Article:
A daily morning read that never fails to provide a huge amount of insight in a tiny amount of time is Seth Godin’s blog. A recent entry makes a great case for the value of temporary employment:
Can you live in a shepherd’s hut?
The best way to plan a house on a vacant piece of land is to move into a tiny shepherd’s hut on a corner of the property. It’s not fancy, and it’s not comfortable, but you can probably stay there for a week or two.
And during that week, you’ll understand more about the land than you ever could in an hour of walking around. You’ll see how the rain falls and the sun shines and the puddles form.
As you’ve probably guessed, you can do that with the job you’re thinking about taking or the project you’re thinking about launching. Show up in the market and make some sales. Take a role as an intern and answer the customer service hotline for a day. Get as close as you can to the real thing, live it, taste it, and then decide how to build your career or your organization.
If the shepherd’s hut feels too uncomfortable, it might not be the land you wanted in the first place.
Working in a temporary job will give you more insight into a company and a position than you ever could in an hour of interviewing. You’ll see how the work flows and if the people shine and how the culture is formed. You can see the real thing and then decide if the organization is a place you can build a career and thrive within.
And if the temporary job feels too uncomfortable, it might not be the company you wanted in the first place.
Looking for a “shepherd’s hut” at a top Lehigh Valley company? Allied’s temporary positions offer the best way to learn about an organization and evaluate the next steps in your career.
A recent discussion here at Allied about trends within the applicant pool gravitated toward one particular trend showing up more and more frequently – candidates who are too coached and how that negatively affects an interview.
You may think that “practice makes perfect” applies to interview preparation and the more you rehearse the better you’ll do. This doesn’t necessarily apply to interviewing.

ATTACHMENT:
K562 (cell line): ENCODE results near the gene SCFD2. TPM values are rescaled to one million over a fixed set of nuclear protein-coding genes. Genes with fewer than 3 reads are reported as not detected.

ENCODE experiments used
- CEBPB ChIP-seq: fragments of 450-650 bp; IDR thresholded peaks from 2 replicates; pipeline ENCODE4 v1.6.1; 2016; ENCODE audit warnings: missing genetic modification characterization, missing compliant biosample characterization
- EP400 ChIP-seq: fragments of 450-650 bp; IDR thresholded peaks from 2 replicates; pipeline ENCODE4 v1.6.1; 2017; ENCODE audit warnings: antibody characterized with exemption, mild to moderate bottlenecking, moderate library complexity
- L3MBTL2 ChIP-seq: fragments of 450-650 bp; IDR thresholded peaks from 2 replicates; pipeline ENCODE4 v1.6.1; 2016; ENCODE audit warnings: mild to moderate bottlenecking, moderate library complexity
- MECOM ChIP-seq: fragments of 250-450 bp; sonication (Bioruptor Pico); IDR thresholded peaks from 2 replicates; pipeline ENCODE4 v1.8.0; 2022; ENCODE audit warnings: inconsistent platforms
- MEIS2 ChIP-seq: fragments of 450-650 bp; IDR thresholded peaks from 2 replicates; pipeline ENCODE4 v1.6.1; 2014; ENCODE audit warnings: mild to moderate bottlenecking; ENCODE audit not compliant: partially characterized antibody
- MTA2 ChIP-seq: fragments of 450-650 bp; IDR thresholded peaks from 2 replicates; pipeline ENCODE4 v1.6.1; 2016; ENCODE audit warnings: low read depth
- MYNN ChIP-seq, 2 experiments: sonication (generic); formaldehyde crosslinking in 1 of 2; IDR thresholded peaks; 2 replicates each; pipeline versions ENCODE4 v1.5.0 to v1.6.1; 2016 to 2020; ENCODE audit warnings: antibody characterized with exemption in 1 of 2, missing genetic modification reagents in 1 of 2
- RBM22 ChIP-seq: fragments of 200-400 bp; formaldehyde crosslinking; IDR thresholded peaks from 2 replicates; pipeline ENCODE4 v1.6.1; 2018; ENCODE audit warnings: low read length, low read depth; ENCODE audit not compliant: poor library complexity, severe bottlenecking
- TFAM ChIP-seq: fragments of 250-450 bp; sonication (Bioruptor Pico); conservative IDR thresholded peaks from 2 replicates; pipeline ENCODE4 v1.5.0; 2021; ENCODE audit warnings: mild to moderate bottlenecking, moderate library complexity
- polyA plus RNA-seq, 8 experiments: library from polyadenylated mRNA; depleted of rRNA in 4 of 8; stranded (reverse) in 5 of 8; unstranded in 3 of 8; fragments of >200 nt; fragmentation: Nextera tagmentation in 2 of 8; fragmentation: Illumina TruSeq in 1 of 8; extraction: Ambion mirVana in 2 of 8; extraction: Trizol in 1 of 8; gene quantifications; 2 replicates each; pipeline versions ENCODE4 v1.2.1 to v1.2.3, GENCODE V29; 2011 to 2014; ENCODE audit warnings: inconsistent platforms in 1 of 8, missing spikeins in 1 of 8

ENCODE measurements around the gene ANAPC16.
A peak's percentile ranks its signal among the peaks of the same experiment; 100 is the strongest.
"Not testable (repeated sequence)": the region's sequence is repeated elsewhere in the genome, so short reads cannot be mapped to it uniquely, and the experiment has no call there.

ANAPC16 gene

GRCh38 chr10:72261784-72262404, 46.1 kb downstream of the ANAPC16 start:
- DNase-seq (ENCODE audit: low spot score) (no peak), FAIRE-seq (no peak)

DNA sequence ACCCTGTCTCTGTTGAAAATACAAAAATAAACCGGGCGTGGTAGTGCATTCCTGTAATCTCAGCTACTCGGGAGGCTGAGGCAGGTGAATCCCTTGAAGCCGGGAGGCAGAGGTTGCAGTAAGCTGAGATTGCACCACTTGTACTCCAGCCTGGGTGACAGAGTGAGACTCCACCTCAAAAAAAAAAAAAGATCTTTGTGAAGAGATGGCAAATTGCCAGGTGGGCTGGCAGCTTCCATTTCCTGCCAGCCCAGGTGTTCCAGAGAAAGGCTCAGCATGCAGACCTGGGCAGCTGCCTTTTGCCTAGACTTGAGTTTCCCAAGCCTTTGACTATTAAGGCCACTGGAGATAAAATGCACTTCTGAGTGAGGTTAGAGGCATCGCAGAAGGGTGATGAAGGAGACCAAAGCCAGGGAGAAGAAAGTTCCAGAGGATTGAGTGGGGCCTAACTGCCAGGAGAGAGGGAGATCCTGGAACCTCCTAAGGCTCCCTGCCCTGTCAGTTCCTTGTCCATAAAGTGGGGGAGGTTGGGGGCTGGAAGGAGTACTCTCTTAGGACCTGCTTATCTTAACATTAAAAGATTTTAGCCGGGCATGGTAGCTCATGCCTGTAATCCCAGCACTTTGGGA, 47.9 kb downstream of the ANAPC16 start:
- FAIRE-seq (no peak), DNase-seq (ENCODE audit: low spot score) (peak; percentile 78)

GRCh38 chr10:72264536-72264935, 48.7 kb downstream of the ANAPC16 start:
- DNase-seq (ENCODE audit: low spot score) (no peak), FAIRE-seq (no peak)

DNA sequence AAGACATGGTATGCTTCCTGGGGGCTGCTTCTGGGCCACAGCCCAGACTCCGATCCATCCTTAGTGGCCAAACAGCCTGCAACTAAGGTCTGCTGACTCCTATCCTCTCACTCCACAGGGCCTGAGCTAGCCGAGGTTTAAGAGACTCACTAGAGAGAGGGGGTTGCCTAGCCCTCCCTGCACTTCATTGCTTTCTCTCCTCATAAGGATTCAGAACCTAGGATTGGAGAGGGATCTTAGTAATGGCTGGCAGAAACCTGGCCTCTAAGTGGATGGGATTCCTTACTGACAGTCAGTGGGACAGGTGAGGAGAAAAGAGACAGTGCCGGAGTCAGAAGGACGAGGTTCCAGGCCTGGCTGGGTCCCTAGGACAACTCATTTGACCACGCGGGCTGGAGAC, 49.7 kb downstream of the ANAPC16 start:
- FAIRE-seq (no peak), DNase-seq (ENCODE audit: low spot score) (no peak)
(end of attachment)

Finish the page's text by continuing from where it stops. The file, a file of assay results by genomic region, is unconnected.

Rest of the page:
The purpose of an interview is for a company to discover detailed information about your work experience and your job history, including the reasons for leaving jobs and the specific skills you possess. Equally important, sometimes even more important, a company needs to assess your fit for their environment. This is where too much practice can be a problem.
One pattern recently has been in applicants who talk about the importance of “networking” in the job search and how they are especially “effective at building relationships”. Both are important concepts but virtually all of these candidates use the exact same phrasing over and over. It appears as if a particularly compelling article circulated online, everyone took its advice, memorized the suggested “good” answers, and are now interviewing at the same time. Here is the thing though– the answers are only good if they are YOUR answers.
A good interviewer doesn’t want to hear the buzz words and the packaged answers available to everyone. An interviewer wants and needs to hear from YOU — the person who will show up every day and work hard (without a coach or source material). An interviewer needs to know what interacting with YOU will be like. An interviewer needs to know if YOU are going to get along with the rest of the staff. An interviewer needs to know what YOU are really good at – not what the articles say are important skills.
There’s nothing wrong with preparing ahead of time so you can intelligently talk about your experiences, the job opportunity and the company at which you applying but keep it down to earth. It’s fine to practice how you might answer certain questions and to make sure that your answers will include some key things that are important for the position but don’t be generic about it. Be genuine. Be yourself and you will land the right job for YOU.
Check out Allied’s available jobs and apply today!